PLOT The making of Aretha Franklin’s landmark gospel album, recorded live at a small church in Los Angeles.
BOTTOM LINE Sydney Pollack’s unfinished documentary, unearthed and reassembled after nearly 50 years, is a priceless gift to music fans.
In January 1972, the Rev. James Cleveland welcomed Aretha Franklin to the stage of his modest New Temple Missionary Baptist Church in Watts, Los Angeles. “I’d like to remind you,” he said to a packed house that included his usual parishioners, a camera crew and many excited music-lovers (including a trying-to-blend-in Mick Jagger) “that this is a church. And we are here for a religious service.”
Amen to that. Alan Elliott’s “Amazing Grace” is a rapturous documentary that captures the two-night stand at New Temple Missionary that became Franklin’s album of the same name, a double-platinum, Grammy-winning hit and a landmark of its genre. That album is a transportive experience, and this visual chronicle of its creation is utterly mesmerizing. It’s a front-row seat to a once-in-a-lifetime performance with moments of pure joy and blistering power.
The film’s very existence is something of a miracle. Originally shot by the late Sydney Pollack, “Amazing Grace” suffered from sound-synchronization problems that proved insurmountable. (Pollack hired numerous editors and even lip readers, but to no avail.) Several decades later, Elliott, an Atlantic Records producer and protégé of Jerry Wexler, who had guided Franklin through her early career at the label, spearheaded a restoration project. New digital technology helped Elliott sync sound to picture and assemble the raw footage into the film it was meant to be. (His credit is not “directed by” but “realized and produced by.”)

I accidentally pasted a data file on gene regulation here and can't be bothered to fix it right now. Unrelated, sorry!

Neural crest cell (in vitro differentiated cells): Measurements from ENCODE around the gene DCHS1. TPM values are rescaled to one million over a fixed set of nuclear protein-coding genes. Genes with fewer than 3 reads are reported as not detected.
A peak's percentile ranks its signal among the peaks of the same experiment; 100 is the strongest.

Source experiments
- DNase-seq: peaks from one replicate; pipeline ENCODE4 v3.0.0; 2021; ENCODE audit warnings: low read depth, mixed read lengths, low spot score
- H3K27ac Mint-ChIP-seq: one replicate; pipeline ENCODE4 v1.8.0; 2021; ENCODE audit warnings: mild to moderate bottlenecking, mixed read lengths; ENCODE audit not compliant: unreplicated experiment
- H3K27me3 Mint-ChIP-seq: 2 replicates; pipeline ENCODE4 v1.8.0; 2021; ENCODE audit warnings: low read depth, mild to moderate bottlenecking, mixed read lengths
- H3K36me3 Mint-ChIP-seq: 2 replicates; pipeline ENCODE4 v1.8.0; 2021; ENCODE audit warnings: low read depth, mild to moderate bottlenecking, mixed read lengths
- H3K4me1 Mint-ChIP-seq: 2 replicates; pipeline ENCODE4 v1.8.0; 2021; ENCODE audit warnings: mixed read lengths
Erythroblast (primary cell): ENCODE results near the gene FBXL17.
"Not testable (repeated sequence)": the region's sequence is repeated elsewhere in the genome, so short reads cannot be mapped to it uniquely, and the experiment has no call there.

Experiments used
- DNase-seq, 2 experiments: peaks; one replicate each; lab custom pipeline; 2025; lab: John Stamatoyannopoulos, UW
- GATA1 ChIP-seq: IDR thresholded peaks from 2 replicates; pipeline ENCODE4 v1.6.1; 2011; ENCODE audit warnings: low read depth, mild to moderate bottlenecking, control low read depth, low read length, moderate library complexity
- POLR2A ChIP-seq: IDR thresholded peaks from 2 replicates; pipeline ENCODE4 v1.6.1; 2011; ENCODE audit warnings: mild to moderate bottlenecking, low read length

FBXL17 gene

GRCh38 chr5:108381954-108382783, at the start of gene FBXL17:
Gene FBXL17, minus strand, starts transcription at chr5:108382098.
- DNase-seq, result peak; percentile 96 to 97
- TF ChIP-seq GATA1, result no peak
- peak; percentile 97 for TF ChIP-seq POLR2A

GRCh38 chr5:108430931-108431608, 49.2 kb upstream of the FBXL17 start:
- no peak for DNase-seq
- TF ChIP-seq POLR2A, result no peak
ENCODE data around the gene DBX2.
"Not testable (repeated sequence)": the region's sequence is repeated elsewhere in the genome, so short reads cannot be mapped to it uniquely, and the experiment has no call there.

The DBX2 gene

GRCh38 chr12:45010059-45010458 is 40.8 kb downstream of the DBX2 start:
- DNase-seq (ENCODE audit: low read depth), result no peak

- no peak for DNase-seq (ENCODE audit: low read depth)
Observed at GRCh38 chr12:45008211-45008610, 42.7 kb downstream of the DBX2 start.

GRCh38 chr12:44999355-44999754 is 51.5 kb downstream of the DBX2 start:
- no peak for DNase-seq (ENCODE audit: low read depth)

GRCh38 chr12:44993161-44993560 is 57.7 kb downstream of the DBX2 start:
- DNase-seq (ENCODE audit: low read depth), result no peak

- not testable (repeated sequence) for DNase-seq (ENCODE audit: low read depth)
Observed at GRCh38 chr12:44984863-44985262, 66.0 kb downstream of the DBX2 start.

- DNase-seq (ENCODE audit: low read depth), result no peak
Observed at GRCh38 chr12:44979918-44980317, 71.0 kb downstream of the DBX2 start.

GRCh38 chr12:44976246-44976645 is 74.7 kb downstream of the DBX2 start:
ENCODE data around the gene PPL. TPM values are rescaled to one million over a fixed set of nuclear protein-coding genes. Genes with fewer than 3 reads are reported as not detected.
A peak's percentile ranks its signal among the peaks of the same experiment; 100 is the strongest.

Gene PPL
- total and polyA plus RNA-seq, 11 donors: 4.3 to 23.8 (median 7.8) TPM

It’s clear from the start of “Amazing Grace” that this concert is more than just a smart idea for an album. It’s a spiritual homecoming. New Temple Missionary puts on no airs for its superstar guest — the walls are peeling, the seats look ancient and the Rev. Cleveland's piano is covered in Bibles and papers — while Franklin looks as shy and humble as a child, barely saying a word throughout both shows. When she stands at the small wooden podium, eyes closed, singing a traditional hymn like “Mary Don’t You Weep” or an imaginative rearrangement of Carole King’s “You’ve Got a Friend,” it’s clear she’s once again the young soloist in her father’s Detroit church. (His guest speech, included on the album, is also here.)
It’s hard to say who’s more moved by Franklin’s performance: The audience, some of whom go into paroxysms and collapse during “We Shall Never Grow Old,” or the Southern California Community Choir, whose members openly weep while mixing their glorious voices with Franklin’s. No matter how many concert films you may have seen, you have never seen one like “Amazing Grace.”